I bought a lakefront cabin and turned it into a short-term vacation rental. When i was working on the financing the underwriters at the bank, a large one, i use on my primary residence said they couldn't finance the property because it didn't have a thermostatically controlled heat source in every room...I worked with a local bank and got into a 3 year ARM.
The cabin is 600sq feet and has a living area, kitchen, bathroom and bedroom. The main heat source is a propane wall furnace with a thermostate that heats the whole place no problem.
The place was meant to be a 3-season cabin and I've done a bunch of work to it to make it more livable year round. New roof, new ceiling, upgraded appliances, spray foam insulation in the crawlspace, added a heater to the crawl space etc...
I want to eventually refinance into a 30yr fixed, considering under a business entity for liability reasons.
My question is did they pass on the financing because it was a 3-season house at the time or is there really some rule about thermostatically controlled heat sources?
Is it as easy as adding an electric baseboard heater and now i can qualify for conventional financing.
Let me know if anyone has any expertise in this stuff
I have not dealt with this myself, but a good friend just bought a personal residence using I think an FHA or USDA loan and had similar thing come up. His only had a wood stove centrally located with no other heat source but was used as a year round home. He was able to just do the electrical baseboard in each room and that WAS good enough for his loan. Pretty low cost also.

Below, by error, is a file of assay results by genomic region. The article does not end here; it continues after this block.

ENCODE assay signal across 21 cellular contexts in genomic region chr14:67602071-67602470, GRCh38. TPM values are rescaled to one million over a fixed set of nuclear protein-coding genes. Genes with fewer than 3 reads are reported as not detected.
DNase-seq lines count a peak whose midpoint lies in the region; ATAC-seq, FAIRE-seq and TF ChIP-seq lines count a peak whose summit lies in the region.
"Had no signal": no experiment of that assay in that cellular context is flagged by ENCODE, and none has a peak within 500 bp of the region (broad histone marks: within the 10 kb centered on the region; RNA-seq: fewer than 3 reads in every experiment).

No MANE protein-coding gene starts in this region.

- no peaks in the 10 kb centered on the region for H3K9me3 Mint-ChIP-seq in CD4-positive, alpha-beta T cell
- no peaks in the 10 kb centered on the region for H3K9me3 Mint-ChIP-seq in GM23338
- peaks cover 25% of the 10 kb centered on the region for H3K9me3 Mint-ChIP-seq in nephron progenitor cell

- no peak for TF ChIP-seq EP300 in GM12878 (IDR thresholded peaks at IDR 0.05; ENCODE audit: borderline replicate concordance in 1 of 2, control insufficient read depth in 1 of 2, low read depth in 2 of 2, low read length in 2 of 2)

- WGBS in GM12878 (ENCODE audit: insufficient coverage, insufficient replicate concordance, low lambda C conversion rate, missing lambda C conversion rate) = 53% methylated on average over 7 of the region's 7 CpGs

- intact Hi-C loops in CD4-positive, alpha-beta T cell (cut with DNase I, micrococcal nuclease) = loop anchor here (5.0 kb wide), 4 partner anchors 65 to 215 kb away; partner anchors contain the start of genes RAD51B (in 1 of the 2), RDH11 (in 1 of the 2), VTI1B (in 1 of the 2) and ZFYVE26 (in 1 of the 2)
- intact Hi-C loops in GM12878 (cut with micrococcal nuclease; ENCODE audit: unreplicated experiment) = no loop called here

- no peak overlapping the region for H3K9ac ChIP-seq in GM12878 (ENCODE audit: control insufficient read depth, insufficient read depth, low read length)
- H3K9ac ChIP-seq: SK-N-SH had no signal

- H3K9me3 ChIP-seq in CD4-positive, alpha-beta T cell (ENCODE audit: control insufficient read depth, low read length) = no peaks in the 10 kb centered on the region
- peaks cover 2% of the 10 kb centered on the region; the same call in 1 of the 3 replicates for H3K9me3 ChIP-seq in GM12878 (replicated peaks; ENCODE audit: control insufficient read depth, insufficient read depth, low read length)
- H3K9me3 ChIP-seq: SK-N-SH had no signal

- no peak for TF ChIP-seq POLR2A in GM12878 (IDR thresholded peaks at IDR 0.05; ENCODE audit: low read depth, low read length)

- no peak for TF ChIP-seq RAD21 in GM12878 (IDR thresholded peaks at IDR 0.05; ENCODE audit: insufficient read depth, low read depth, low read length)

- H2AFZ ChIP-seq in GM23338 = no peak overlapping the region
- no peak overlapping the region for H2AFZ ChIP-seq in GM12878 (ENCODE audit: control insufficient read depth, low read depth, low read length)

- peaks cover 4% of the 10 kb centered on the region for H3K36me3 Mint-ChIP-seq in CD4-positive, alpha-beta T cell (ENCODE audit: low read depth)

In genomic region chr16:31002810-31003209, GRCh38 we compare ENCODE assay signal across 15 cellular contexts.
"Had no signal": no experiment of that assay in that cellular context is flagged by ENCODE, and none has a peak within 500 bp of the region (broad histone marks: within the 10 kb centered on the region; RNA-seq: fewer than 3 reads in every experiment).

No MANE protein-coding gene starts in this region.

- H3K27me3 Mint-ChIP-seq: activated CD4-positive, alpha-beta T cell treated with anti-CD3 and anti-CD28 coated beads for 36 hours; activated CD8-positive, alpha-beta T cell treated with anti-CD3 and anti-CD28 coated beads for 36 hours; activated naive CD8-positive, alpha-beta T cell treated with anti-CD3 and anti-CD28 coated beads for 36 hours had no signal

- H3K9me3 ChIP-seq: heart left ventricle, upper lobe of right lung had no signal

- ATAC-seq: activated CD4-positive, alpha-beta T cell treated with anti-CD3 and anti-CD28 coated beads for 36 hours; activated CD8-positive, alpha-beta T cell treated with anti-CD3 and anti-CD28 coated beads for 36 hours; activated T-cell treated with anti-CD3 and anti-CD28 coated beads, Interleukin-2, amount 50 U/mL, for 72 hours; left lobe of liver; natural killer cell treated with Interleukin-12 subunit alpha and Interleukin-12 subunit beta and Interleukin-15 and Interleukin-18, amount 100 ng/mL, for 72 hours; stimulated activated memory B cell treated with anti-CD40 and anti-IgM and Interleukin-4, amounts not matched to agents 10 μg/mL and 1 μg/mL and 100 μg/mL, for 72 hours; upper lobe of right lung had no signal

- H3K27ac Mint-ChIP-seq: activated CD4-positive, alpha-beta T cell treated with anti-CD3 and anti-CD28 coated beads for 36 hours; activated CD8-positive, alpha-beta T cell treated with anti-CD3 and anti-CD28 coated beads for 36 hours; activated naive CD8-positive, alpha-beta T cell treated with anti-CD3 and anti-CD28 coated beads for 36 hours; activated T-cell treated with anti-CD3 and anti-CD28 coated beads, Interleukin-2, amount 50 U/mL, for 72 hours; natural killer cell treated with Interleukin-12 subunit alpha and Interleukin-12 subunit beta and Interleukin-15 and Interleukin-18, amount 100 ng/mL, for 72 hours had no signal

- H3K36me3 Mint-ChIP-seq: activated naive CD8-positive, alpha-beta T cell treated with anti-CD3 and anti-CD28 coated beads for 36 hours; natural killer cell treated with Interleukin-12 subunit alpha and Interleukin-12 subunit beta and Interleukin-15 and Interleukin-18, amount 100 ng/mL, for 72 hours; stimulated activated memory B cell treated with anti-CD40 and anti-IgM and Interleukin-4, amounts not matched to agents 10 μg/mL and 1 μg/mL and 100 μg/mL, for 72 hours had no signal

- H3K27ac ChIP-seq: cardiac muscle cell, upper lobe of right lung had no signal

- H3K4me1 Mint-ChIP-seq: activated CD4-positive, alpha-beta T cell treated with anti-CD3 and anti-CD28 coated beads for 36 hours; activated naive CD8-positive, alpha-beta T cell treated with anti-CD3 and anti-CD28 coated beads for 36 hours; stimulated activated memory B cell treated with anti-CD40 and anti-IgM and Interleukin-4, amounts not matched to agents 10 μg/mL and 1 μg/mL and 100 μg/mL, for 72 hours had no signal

IMO, must be some kind of local building code issue in an area with heavy winters. Sometimes we just have to submit to the requirements if we wish to get to the goal.
Hi Nich J.,
At the Agency level there is no such requirement with that level of specificity, so I'm guessing this is a local building code thing.
In California for example, homes must have a permanent heat source. But it's ambiguous about what it must be so, like you said, sometimes I have people throw in a baseboard heater.
It must be permanent, so it can't be a visible wall socket plug in type setup. But what happens behind the sheetrock, you can't see. I've never specifically told anyone to do it this way, but I'm going to guess that sometimes it's a cheapo Amazon.com <$100 special with a wall socket, that's simply plugged in behind sheetrock.
Nich J., personal experience here in the opposite direction in Florida. We were denied financing because of lack permanent air conditioning in two rooms. But, the issue was not really air conditioning. It was appraisable square feet. The two rooms couldn't be counted as lendable sq ft without air conditioning. Seller came down and We put higher down. completed the rest of the addition and for just a few dollars ran duct into those two rooms and voila free sq feet.
Check if it's just an appraisal thing - or like others said, a local codes issue considering where the property is.
Join the Largest Real Estate Investing Community
Basic membership is free, forever.